Next Article in Journal
Investigation of Mixture Modelling Algorithms as a Tool for Determining the Statistical Likelihood of Serological Exposure to Filariasis Utilizing Historical Data from the Lymphatic Filariasis Surveillance Program in Vanuatu
Previous Article in Journal
The First Outbreak of Dengue Fever in Greater Darfur, Western Sudan
Open AccessReview

The Global Burden of Disease of Zoonotic Parasitic Diseases: Top 5 Contenders for Priority Consideration

Division of Tropical Health & Medicine, College of Public Health, Medical and Veterinary Sciences, James Cook University, Townsville, QLD 4814, Australia
Faculty of Medicine, University of Queensland, Herston, St Lucia, QLD 4072, Australia
Trop. Med. Infect. Dis. 2019, 4(1), 44;
Received: 4 February 2019 / Revised: 23 February 2019 / Accepted: 26 February 2019 / Published: 2 March 2019


With the rise of global migration, international trade, and global environmental challenges such as climate change, it is not surprising that the interactions between humans and other animals are shifting. Salient infectious diseases, such as malaria and HIV (which have high burdens of disease), attract sophisticated public health frameworks and funding from global/regional organisations, such as the WHO. This unfortunately detracts attention from the many emerging zoonoses that fall under the radar as neglected tropical diseases (NTDs). This review considers the available literature and the attribution of burden of disease to the most insidious NTDs and recommends which five are deserving of policy prioritisation. In line with WHO analyses of NTDs, intestinal nematode infections, leishmaniasis, schistosomiasis, and lymphatic filariasis should be prioritised, as well as the burden of disease of cryptosporidiosis, which is largely underestimated. Both monitoring and treatment/prevention control methods for cryptosporidiosis are suggested and explored.
Keywords: cryptosporidiosis; intestinal nematode infections; leishmaniasis; schistosomiasis; lymphatic filariasis; burden of disease; parasites; zoonoses; neglected tropical diseases cryptosporidiosis; intestinal nematode infections; leishmaniasis; schistosomiasis; lymphatic filariasis; burden of disease; parasites; zoonoses; neglected tropical diseases
The Global Burden of Disease of Zoonotic Parasites: Top Five Contenders for Priority Consideration.
When considering global burden of disease (BOD) of infectious origin, it is usually certain ‘poster-child’ diseases that come to mind, such as tuberculosis, malaria, avian influenza, and HIV. This is reflected in global prevention strategies and allocation of resources [1]; however, it also means that there is a large body of infectious diseases called neglected tropical diseases (NTDs) that may fall below the global public health radar and either continue untreated or pose possible pandemic risk [2]. Specifically, zoonotic parasitic infections are of interest, considering the shifting interactions between humans and other animals as well as global trade and agriculture—with the rise of One Health as a public health discipline within the past decade [3,4]. This literature review will consider emerging parasitic zoonoses that fall into the category of NTDs and contribute the most to the global BOD. Upon outlining the relevant literature and presenting the top five zoonotic parasitic diseases in terms of global BOD, an integrated control program will be suggested for cryptosporidiosis, which is largely neglected in salient public health literature and public health policy.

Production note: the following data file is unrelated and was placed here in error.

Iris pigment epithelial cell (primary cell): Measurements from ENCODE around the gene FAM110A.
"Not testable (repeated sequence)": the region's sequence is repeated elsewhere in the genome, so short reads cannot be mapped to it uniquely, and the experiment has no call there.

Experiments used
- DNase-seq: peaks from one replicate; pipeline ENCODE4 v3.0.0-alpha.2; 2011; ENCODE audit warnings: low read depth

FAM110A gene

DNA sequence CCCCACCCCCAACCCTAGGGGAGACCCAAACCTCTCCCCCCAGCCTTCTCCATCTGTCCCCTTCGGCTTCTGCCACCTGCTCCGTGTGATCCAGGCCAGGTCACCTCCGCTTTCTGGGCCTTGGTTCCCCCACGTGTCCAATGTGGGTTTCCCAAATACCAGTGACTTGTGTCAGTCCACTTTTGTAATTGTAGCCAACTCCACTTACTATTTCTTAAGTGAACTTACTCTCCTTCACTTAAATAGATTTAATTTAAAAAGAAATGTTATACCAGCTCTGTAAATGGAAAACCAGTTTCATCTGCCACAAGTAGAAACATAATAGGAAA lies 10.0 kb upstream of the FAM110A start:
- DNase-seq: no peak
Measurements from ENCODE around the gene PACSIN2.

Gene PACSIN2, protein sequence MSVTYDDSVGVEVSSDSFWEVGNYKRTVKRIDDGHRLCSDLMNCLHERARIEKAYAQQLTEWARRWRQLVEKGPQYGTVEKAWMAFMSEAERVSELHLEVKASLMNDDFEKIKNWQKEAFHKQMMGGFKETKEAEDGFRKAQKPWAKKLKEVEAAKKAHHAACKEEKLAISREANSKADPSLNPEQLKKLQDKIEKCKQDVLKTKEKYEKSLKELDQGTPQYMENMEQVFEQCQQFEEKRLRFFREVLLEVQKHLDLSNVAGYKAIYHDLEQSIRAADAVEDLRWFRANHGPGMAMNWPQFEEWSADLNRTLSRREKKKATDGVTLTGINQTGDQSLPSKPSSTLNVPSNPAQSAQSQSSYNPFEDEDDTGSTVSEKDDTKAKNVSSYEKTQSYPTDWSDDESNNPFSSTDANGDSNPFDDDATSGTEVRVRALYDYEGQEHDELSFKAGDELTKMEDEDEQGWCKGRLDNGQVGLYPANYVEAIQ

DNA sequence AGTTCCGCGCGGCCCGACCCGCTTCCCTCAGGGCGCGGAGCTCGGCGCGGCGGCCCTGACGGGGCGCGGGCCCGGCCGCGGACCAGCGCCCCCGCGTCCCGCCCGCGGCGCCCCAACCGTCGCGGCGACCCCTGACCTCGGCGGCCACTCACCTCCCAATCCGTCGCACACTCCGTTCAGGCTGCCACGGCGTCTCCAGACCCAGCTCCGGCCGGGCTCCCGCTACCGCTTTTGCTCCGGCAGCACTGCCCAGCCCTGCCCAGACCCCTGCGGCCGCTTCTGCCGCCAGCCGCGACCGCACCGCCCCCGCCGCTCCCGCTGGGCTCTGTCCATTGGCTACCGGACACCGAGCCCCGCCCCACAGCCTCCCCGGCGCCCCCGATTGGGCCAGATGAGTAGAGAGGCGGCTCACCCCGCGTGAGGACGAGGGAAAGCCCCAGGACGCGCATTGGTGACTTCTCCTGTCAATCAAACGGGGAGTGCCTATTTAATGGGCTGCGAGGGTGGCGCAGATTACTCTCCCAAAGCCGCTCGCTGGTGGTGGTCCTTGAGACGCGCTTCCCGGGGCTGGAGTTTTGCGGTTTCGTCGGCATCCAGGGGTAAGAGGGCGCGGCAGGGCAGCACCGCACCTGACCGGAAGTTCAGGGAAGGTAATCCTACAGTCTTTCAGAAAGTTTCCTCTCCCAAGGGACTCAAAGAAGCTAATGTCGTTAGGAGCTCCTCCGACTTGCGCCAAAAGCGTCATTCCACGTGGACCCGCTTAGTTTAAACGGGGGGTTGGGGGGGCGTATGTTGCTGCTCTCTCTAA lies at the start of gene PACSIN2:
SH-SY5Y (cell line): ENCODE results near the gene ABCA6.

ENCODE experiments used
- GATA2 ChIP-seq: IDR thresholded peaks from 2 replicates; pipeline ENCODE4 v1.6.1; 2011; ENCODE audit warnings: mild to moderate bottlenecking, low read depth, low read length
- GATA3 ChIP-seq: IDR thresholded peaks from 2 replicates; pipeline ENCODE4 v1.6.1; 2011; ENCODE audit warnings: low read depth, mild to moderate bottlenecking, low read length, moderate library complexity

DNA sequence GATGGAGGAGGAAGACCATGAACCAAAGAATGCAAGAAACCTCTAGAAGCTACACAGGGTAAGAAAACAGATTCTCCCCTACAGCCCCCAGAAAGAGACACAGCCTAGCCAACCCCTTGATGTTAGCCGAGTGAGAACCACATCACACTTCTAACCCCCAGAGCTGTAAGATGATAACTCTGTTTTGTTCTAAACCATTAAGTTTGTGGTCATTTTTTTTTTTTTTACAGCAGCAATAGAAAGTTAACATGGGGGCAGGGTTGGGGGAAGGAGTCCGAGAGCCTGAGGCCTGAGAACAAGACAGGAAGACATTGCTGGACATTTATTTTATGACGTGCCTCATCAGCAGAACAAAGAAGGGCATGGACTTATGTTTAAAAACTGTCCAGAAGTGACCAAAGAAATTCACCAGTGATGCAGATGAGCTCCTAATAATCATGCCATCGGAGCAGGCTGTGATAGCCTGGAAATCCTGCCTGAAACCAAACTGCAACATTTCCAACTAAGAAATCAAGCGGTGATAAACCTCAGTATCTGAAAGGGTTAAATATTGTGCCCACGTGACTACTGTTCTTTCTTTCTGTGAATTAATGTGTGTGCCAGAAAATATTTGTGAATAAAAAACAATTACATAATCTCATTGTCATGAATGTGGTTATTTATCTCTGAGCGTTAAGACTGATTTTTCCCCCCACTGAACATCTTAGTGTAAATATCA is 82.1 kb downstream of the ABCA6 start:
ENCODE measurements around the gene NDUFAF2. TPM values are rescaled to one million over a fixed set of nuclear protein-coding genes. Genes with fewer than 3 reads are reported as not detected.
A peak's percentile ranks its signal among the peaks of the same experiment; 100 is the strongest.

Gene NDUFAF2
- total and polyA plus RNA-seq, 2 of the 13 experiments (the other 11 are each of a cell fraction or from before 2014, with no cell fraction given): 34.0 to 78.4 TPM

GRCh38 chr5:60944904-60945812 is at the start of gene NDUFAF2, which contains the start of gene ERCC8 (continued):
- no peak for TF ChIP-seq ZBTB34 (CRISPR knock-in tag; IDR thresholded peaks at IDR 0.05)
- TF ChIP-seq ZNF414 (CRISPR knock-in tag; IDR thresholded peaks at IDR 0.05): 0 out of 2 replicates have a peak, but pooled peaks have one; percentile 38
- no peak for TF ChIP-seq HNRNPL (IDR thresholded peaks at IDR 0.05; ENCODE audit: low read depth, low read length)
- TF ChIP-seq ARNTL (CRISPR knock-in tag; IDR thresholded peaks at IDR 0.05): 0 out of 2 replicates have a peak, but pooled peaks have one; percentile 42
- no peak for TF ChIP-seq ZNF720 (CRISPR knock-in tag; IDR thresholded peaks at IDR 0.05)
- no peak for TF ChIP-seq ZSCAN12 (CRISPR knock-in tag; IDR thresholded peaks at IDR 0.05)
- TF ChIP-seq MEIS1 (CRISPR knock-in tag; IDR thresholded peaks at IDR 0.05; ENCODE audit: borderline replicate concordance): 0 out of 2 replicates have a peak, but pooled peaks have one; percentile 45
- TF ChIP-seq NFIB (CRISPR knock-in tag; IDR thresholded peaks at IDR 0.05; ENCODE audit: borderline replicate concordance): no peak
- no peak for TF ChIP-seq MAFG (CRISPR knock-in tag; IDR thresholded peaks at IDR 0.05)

On the topic of emerging parasitic zoonoses, a piquing observation was made by Thompson and Deplazes (2011): ‘In the context of emerging diseases, parasite zoonoses figure prominently, undoubtedly because of the shifting interactions between humans and other animals.’ [5]. Regarding the sheer number of emerging infectious diseases, the use of ‘prominently’ is definitely accounted for, with over 60% of around 400 identified infectious diseases since 1940 being zoonotic [4]. However, it is important to view this in light of global BOD (which is often underestimated for these diseases) and the relative methods of transmission of these zoonoses. For example, certain zoonotic parasites may affect humans as incidental hosts (e.g., toxoplasmosis), where infection is dependent upon human behaviour/interaction with the definite hosts, while other zoonotic parasites readily infect humans and are more easily spread through environmental modes such as rain runoff, flooding, vectors, and aerosol spread [6].
For the purposes of this review, the global BOD framework proposed by Hotez et al. (2014) [7] will be used to explore the top five parasitic zoonoses (Table 1): (i) cryptosporidiosis; (ii) intestinal nematode infections (INI); (iii) leishmaniasis; (iv) schistosomiasis; and (v) lymphatic filariasis (LF). Despite listing BOD calculations in terms of disability adjusted life years (DALYs), which can further be broken down into components of years lived with disability (YLD) and years lost to premature mortality (YLL) [8], the analysis done by Hotez et al. (2014) through the World Health Organization (WHO) is not without its criticisms [7]. Briefly, criticisms of the analysis include existing gaps in data (especially in poorer parts of the world) and estimates of population health being prone to differing cultural frameworks—somewhat obscuring the extent of the BOD due to a given disease [9]. A full critique of that analysis is beyond the scope of this review; however, what remains important to remember is the economic limitations of instituting public health prevention strategies on a global scale and how resource management is necessary when dealing with a largely neglected subset of global infectious diseases [9].